“Magnum-PSI can create very high density plasmas and we are interested in the impact of the plasmas on the wall and the plasma-facing components,” says Jonathan van den Berg-Stolp. He is the first author of a publication which was recently accepted by Nuclear Fusion. Jonathan van den Berg is a PhD student in the Plasma Edge Physics and Diagnostics group at DIFFER. Recent experiments have shown that the velocity of the plasma flux near the wall in Magnum-PSI is going down with increasing plasma density.
When a plasma touches the wall, the electrically charged particles (ions) in the plasma are neutralized. This neutralized gas interacts with the ions. Especially in the dense conditions of Magnum-PSI, this interaction reduces the speed and energy of the #plasma near the wall. In this way, the plasma load on the wall is reduced. This happens in a region only a few millimeters away from the wall.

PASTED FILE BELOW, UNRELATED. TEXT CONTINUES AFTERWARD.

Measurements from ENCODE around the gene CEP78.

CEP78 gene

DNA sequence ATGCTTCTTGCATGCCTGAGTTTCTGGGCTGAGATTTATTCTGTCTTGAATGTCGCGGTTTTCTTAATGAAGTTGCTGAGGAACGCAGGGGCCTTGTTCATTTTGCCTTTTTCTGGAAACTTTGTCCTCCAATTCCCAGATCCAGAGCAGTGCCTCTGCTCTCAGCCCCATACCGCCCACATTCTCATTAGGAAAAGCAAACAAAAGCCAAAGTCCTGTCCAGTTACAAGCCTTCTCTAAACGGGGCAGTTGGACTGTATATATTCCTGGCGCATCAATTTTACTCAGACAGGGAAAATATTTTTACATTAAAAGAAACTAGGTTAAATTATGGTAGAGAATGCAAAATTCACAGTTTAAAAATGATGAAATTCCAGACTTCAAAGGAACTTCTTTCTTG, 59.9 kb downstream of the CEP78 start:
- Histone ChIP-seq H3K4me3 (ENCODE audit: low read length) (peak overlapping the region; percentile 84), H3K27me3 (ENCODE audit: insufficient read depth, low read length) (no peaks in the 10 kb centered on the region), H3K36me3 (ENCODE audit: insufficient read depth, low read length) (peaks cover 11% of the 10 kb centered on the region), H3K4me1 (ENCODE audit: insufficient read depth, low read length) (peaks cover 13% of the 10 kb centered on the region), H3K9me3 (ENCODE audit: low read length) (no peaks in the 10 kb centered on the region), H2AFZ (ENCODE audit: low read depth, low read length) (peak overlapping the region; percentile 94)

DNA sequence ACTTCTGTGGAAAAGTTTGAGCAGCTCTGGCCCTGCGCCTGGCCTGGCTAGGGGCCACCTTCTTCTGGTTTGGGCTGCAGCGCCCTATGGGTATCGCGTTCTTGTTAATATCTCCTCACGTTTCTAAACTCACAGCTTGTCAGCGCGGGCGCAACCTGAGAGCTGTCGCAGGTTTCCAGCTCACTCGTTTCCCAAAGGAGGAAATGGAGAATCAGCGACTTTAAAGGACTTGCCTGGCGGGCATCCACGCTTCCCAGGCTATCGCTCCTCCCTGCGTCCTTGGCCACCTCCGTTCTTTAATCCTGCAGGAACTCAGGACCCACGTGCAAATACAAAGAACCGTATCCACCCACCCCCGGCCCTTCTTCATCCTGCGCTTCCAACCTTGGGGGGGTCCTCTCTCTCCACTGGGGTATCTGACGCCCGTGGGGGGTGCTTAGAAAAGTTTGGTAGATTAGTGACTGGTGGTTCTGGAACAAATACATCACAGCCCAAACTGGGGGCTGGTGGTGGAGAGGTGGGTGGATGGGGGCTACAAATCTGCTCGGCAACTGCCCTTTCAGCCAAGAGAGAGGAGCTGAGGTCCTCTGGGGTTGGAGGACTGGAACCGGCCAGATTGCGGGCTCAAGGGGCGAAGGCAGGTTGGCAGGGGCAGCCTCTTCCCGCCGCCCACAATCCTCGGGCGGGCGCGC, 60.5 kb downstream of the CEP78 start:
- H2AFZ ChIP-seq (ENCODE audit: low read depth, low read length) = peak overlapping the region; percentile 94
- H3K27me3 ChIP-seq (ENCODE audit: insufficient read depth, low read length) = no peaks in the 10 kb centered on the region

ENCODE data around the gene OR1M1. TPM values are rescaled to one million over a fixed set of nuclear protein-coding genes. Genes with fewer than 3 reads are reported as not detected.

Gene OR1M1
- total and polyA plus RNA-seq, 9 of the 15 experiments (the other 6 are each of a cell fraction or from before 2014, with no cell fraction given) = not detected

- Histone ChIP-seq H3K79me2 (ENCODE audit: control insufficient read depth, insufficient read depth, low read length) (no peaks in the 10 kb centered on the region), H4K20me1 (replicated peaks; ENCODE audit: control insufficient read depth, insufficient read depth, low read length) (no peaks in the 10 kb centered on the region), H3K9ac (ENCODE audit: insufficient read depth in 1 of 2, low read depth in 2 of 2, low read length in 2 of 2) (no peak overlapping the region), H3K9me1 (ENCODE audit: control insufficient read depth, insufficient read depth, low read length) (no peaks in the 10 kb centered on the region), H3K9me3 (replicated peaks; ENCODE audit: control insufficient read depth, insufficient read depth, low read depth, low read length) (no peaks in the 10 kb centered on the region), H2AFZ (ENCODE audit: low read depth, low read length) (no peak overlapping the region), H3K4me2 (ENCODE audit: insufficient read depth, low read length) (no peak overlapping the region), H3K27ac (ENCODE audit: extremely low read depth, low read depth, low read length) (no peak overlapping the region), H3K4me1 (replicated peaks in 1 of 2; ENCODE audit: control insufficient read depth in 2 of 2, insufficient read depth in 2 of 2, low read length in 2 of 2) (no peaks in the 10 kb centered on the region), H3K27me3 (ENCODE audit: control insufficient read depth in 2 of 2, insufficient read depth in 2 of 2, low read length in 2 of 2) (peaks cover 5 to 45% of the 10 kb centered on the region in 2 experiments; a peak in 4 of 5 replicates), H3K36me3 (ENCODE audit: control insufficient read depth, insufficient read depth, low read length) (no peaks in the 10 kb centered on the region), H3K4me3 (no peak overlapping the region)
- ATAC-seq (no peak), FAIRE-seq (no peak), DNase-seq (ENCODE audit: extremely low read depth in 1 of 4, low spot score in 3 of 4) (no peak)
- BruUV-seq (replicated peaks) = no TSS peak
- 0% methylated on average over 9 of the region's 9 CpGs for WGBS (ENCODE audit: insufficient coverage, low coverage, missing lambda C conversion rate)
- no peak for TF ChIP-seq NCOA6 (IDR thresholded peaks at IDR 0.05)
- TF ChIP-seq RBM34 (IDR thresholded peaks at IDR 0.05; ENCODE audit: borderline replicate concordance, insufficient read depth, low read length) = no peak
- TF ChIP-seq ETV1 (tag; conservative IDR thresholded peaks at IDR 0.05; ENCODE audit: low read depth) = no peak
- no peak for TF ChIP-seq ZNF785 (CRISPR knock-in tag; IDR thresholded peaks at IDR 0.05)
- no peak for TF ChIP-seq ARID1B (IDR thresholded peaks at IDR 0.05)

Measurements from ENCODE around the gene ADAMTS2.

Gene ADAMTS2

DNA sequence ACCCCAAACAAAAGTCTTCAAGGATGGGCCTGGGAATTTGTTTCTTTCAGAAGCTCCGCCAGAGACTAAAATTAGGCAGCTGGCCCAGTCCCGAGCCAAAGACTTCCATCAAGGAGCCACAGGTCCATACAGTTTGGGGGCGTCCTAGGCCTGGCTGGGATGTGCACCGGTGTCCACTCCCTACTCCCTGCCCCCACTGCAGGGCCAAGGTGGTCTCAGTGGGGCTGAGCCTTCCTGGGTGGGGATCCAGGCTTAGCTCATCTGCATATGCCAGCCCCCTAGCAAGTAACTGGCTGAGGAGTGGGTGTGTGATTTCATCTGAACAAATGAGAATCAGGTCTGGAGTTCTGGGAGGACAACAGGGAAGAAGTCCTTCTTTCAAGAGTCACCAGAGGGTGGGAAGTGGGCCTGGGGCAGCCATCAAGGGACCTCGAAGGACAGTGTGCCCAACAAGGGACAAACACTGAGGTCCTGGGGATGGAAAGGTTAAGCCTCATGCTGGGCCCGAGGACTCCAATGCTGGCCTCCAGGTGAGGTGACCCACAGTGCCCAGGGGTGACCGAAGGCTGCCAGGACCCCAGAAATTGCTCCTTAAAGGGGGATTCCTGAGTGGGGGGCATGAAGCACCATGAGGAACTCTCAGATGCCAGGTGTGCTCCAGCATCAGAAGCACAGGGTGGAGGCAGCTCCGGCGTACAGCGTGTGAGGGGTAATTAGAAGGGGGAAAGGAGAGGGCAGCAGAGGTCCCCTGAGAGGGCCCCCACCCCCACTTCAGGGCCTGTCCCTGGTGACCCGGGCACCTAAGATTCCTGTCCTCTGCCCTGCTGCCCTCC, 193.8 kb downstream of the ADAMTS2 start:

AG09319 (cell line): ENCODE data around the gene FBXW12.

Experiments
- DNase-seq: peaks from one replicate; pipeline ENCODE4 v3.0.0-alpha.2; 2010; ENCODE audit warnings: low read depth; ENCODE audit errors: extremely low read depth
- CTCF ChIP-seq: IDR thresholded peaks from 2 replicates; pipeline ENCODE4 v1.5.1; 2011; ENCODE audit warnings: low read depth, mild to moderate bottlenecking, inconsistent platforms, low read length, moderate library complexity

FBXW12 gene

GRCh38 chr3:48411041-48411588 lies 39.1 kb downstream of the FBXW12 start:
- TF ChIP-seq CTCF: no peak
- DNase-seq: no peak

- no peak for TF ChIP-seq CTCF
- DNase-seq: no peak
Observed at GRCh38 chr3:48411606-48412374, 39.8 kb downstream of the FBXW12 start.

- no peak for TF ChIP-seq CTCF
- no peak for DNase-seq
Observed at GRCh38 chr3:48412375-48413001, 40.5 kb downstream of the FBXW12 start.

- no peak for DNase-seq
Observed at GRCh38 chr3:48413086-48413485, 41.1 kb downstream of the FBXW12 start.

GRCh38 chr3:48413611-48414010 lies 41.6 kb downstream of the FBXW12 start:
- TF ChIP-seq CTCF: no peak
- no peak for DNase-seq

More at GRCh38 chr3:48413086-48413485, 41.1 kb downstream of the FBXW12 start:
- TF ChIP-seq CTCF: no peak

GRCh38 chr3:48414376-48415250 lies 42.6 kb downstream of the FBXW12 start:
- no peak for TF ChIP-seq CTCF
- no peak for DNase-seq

These results are relevant to fusion reactors like ITER, which is being built in southern France. At the bottom of the ITER vacuum vessel, which will contain the plasma of the reactor, a divertor will extract heat and ash produced by the fusion reaction. The divertor is made of tungsten, the metal with the highest melting point, and it protects the surrounding walls from high temperatures and high-speed neutrons.
“There is an overlap between Magnum-PSI and ITER divertor conditions,” says Van den Berg , “and the near-surface interaction region in ITER is expected to be even smaller than in Magnum-PSI. But it is also good to keep in mind that Magnum-PSI and ITER do not have the same geometry and angle of plasma incidence, which will affect the interaction with the neutral gas.” Therefore it is important to include these effects in the modeling of plasma-wall interaction in future fusion machines.”
Jonathan van den Berg-Stolp, Hennie Johannes van der Meiden, Ivo G J Classen, Jordy Vernimmen, Yu Li, John Scholten, Serge Brons and Gerard J Van Rooij
Thermalized collisional pre-sheath detected in dense plasma with coherent and incoherent Thomson scattering
Nuclear Fusion, Accepted Manuscript online 2 July 2021